Plan the Best Time to Talk to Your Children

Parents should talk to their children at least 2-3 weeks before the divorce takes place. They should also refrain from exposing the divorce before speaking with them.

To that end, parents should speak to their children at the beginning of the weekend; giving them the time they need to process, and to discuss further should they have any questions, fears or concerns. Having the conversation with the kids without being available to address their feelings may be hurtful to a child, and evoke feelings of abandonment, rejection and loneliness. If parents are present a few days after the news is broken, children have a chance to experience some reassurance and comfort from parents days after the conversation.

Alert Responsible Parties in the Children’s Lives

Alerting other responsible parties in the children’s lives can be an important factor in the transition during a divorce. Responsible parties such as teachers, coaches, youth pastors, counselors, etc. may be interested should there be a sudden change in a child’s behavior.

Of course, parents should also stress that the information is not to be used for probing, gossiping or for other ill-intended purposes; just to be aware of what’s going on in the child’s life, and to watch if it impacts their performance or behavior.

Choose Your Words Carefully

Choose words carefully when speaking about sensitive issues. Especially when dealing with children who may already be emotionally unstable, highly sensitive, or have other psychological or emotional challenges. When speaking to children about the divorce, it’s important to be aware of the emotional state of the child before beginning to speak. If necessary, speak with a divorce counselor or a licensed therapist to assist with how to best speak with the children.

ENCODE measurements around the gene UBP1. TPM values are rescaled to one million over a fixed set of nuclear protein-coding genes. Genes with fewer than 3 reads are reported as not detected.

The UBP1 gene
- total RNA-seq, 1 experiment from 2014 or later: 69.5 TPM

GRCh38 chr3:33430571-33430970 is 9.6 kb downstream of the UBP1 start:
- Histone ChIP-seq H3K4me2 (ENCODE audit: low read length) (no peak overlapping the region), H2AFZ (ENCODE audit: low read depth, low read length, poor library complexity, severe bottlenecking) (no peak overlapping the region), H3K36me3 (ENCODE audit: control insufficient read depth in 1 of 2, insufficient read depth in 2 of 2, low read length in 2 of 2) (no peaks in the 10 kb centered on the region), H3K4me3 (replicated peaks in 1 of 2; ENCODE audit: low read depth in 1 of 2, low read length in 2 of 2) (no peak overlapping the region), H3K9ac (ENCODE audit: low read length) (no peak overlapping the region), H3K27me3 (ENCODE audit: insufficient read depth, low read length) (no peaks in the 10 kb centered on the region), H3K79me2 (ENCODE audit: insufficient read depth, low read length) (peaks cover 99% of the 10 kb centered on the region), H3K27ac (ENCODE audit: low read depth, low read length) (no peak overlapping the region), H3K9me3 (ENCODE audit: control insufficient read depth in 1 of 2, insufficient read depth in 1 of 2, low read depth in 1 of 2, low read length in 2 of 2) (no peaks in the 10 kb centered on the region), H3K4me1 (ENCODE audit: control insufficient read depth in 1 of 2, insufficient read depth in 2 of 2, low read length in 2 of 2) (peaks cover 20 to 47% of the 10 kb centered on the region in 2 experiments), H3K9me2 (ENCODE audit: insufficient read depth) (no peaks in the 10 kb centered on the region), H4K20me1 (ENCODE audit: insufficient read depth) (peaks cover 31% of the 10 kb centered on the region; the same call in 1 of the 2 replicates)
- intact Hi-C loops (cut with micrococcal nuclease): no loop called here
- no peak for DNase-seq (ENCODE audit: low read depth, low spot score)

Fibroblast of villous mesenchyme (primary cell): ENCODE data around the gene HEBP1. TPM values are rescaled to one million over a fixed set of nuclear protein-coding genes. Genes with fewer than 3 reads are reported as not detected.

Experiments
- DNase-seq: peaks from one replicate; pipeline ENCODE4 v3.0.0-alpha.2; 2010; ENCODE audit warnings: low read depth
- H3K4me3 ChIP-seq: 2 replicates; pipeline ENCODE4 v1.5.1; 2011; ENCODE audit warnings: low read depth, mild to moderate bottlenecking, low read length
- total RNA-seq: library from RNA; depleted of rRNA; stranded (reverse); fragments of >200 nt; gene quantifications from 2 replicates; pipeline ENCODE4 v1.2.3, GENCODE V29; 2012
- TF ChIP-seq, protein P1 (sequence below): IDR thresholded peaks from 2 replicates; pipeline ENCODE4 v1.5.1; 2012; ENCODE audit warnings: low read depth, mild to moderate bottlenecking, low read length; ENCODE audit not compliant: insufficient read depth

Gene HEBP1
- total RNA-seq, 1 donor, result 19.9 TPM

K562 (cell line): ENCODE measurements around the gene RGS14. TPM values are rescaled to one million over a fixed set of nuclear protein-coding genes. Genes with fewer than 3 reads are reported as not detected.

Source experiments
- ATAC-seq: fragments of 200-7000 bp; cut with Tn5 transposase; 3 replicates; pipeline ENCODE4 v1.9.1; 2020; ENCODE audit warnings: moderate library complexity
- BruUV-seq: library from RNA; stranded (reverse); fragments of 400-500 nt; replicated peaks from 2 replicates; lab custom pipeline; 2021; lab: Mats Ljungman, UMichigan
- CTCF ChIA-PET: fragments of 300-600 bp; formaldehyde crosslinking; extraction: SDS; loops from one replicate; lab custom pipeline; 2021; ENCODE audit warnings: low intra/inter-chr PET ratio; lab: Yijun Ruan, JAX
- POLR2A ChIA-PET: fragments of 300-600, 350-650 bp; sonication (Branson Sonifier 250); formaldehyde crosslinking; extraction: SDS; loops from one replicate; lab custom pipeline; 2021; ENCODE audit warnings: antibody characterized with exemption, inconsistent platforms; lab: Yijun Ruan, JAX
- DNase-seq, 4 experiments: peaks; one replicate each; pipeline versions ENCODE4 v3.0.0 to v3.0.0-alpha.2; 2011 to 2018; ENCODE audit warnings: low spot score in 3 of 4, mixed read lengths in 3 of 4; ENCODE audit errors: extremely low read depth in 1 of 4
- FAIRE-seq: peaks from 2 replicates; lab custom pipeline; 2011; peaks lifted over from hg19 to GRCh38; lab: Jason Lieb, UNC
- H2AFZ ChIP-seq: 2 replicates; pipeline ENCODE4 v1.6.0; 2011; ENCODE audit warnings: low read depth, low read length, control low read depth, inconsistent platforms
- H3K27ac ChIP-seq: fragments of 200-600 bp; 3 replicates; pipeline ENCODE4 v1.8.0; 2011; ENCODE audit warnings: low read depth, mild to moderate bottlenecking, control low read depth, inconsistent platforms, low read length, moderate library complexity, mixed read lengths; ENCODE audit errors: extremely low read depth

What to Say

When speaking to the children, always reassure them that the divorce is not their fault.

Let them know that both parents have tried to work things out, and have determined that it’s best for the family to divorce. This is important, because sometimes children attempt to control the outcome of the situation through their behavior.

What Not to Say

Parents should never say things to children that make them feel like they must choose between the parents. They should be encouraged to communicate with love and receive love and care from both parents.

Parents should also avoid talking about the details of the divorce with the children, as children can come to their own conclusions about what these details mean, and this can have an unwelcomed emotional impact on them.

Children should be aware of the custody arrangements such as who will live with whom, and when, as it will have an impact on their living arrangements. It should not, however,  be shared in a way that makes children feel like they are a burden, or are adding extra stress and turmoil to an already difficult situation.

What Not to Do

Parents should avoid telling the oldest child first while sheltering the younger children, as the older child will have to bear the burden of keeping secrets.

Parents should also avoid having shouting matches or mentioning any new love interest to the children too soon.

Basically, parents should find the right time and the right words ahead of time before approaching their children about the divorce.  This strategy will be helpful to both the parents and the children.